For the Record: Faculty Awards, Presentations and Expert Insight on Abortion Laws, Medical Debt, HIPAA and More

July 22, 2022

Catch up on recent University of Arizona Law faculty accomplishments

News 

Simon New Chair of UArizona Ombuds Committee 

Diana Simon, assistant clinical professor of law has been named the new Chair of the Ombuds Committee for the University of Arizona. Simon will lead the committee, which provides a safe, confidential, and neutral space for any student, staff, or faculty member to share concerns that they have. Ombuds provide confidential, impartial, and informal assistance in resolving conflicts or addressing issues and concerns. The Ombuds Office serves all levels of University of Arizona employees and students, in all units and colleges, as well as other individuals who have a university-related concern.  


Silverman Awarded Outstanding Volunteer by Association of Fundraising Professionals 

Joseph M. Livermore Professor Emeritus of Law and Director of the Civil Rights Restoration clinic Andy Silverman was announced as an honoree of this year’s Association of Fundraising Professionals National Philanthropy Day. Silverman was named the Outstanding Volunteer Fundraiser winner, for his philanthropic contributions and dedicated volunteerism to improve the quality of life in our community. 


Bublick Named Co-Editor in Chief of the Journal of Tort Law 

Dan B. Dobbs Professor of Law Ellen Bublick has been named co-editor in chief of the Journal of Tort Law. Bublick will share the role with University of Southern California Professor Greg Keating. The Journal of Tort Law aims to be the premier publisher of original articles about tort law.  


Rose Presents at Various Symposia  

On June 2, Lohse Chair in Water and Natural Resources and Professor Emerita of Law Carol Rose presented remotely at The Property Clauses in Context, a symposium on Chile’s draft constitution. Rose participated on a panel titled, “Economic Rights in Context, Canadian Council for the Americas,” in collaboration with the Universidad de Diego Portales, Santiago. 

In April, Rose presented Property as a Human Right for Yale/NYU Center for the Study of Private Law. She also presented at Property Law and (In)equality: the case of Racially Restrictive Covenants, a symposium on property and equity at Northwestern University Law School on November 16, 2021.  


Sklar Joins Center for Telehealth and eHealth Law 2022 Digital Health Summit at US Senate  

Tara Sklar, professor of health law and director of the health law and policy program, joined the Center for Telehealth and eHealth Law 2022 Digital Health Summit on June 9th at the US Senate as a panelist on Looking at the Research: Is Telehealth Substitutive or Additive? The Summit was created in response to calls from Fortune 500 companies and telehealth industry practitioners wanting a forum composed of leading thinkers and innovators in the legal and medical communities, including lawyers, executives, doctors, researchers, and operators, to grapple with the issues surrounding the use of emerging technologies that hold potential to improve the delivery of safe and quality medical care.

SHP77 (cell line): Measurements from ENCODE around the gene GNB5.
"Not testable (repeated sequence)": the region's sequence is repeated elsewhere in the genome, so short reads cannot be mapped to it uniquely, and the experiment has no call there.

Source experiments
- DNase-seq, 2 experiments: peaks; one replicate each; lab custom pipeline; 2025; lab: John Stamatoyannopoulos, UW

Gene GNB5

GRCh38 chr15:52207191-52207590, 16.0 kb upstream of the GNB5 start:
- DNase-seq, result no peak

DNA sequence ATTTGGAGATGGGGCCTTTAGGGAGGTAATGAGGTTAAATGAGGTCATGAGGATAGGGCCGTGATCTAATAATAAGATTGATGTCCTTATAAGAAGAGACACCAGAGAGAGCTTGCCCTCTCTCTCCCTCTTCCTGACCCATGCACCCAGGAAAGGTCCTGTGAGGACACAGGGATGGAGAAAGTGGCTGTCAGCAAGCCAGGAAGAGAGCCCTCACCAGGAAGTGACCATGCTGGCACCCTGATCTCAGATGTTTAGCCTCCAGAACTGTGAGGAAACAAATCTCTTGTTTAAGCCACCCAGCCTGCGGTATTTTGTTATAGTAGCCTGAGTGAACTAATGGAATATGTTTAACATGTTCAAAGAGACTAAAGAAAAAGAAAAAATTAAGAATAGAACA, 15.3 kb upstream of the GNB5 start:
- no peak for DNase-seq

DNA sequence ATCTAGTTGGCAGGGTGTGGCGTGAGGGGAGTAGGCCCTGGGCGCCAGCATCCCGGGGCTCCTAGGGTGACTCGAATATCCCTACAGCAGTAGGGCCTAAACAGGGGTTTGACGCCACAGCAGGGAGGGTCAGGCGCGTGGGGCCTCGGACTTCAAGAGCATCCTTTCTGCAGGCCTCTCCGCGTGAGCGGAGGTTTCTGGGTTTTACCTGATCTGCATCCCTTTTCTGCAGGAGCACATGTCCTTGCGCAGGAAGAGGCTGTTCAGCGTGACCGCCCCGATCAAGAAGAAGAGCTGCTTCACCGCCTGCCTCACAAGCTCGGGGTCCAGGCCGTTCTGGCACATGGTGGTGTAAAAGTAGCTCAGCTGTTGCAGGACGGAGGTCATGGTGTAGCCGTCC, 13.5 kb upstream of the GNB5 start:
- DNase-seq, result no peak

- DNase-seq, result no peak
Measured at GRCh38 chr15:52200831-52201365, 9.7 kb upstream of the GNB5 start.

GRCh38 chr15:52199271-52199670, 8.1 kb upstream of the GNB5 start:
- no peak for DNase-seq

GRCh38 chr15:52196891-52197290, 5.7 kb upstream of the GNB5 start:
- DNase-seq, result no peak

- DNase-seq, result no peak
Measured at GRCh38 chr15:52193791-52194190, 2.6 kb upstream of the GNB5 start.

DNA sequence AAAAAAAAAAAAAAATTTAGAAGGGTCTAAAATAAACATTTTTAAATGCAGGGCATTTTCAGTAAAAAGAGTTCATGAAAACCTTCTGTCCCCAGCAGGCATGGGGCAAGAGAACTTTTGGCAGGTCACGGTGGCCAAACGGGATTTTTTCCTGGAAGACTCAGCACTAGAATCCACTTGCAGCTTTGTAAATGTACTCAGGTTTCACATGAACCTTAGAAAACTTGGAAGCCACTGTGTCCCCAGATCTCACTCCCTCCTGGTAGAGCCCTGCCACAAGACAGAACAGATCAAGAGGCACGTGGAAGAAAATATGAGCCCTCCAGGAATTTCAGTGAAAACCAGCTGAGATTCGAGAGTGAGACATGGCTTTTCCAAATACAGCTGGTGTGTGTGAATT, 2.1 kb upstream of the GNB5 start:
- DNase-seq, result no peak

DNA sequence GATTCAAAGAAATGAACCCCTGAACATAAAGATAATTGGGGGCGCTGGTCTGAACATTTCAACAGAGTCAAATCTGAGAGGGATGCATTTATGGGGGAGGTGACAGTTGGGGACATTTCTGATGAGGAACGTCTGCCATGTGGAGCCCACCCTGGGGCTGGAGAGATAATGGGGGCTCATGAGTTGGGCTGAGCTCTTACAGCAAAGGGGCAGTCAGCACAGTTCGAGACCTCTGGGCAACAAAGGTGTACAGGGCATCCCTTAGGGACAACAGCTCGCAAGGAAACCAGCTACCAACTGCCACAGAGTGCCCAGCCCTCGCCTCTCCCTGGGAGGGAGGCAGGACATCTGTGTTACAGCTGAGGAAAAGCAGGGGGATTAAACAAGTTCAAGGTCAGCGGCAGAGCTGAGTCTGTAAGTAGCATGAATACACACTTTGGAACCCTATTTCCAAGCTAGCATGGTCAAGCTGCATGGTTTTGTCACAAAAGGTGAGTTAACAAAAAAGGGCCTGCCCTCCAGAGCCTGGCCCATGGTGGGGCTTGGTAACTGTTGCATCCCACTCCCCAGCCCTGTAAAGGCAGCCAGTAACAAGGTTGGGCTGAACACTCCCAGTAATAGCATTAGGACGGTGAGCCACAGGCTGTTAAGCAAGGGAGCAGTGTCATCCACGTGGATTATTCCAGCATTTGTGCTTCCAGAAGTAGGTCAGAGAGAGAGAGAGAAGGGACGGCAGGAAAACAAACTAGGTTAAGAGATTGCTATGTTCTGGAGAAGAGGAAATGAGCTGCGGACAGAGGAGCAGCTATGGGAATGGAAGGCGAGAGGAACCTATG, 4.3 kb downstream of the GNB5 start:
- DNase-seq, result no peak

In the Media 

The fight over abortion rights in Arizona heads to court. Planned Parenthood will take on Arizona Attorney General Mark Brnovich over an abortion ban that dates back to 1864 and was codified in the Arizona Constitution 1901. University of Arizona Law Director of Empirical & Policy Research Chris Griffin weighs in.  

Medical debt is disproportionately affecting people of color in Kansas and Missouri. A study from Innovation for Justice found weak consumer protections for people facing medical bills. Gabriela Elizondo-Craig, a postgraduate fellow at the University of Arizona Law weighs in.  

Interview with the Authors: Identifying and Countering Fake News 
Hastings Law Journal Podcast 
July 18, 2022 

University of Arizona Law Professor Jane Bambauer and Derek Bambauer discuss their article Identifying and Countering Fake News. 

North Carolina lawmakers consider laws to ease patient medical debt 
Becker Hospital Review 
July 18, 2022 

North Carolina lawmakers are weighing options that could potentially position the state as a national leader in addressing medical debt. Currently, North Carolina ranks 28th on a national scorecard of medical debt policies developed by Innovation for Justice. If North Carolina’s legislature passes both bills, the state would jump to second. Gabriela Elizondo-Craig, a postgraduate fellow at University of Arizona Law and a lead investigator on the scorecard project discusses. 

Professor Emerita Barbara Atwood says anti-abortion groups are creating model legislation to assist state lawmakers across the country that see civil suits as a way to enforce abortion bans. 

Health Law Director Tara Sklar talks about the current state of aging in this country.  

North Carolina lawmakers are weighing options that could potentially position the state as a national leader in addressing medical debt. Gabriela Elizondo-Craig, a postgraduate fellow at University of Arizona Law and a lead investigator on the national scorecard of medical debt policies project, developed by Innovation for Justice says the state would jump to second if both bills were passed.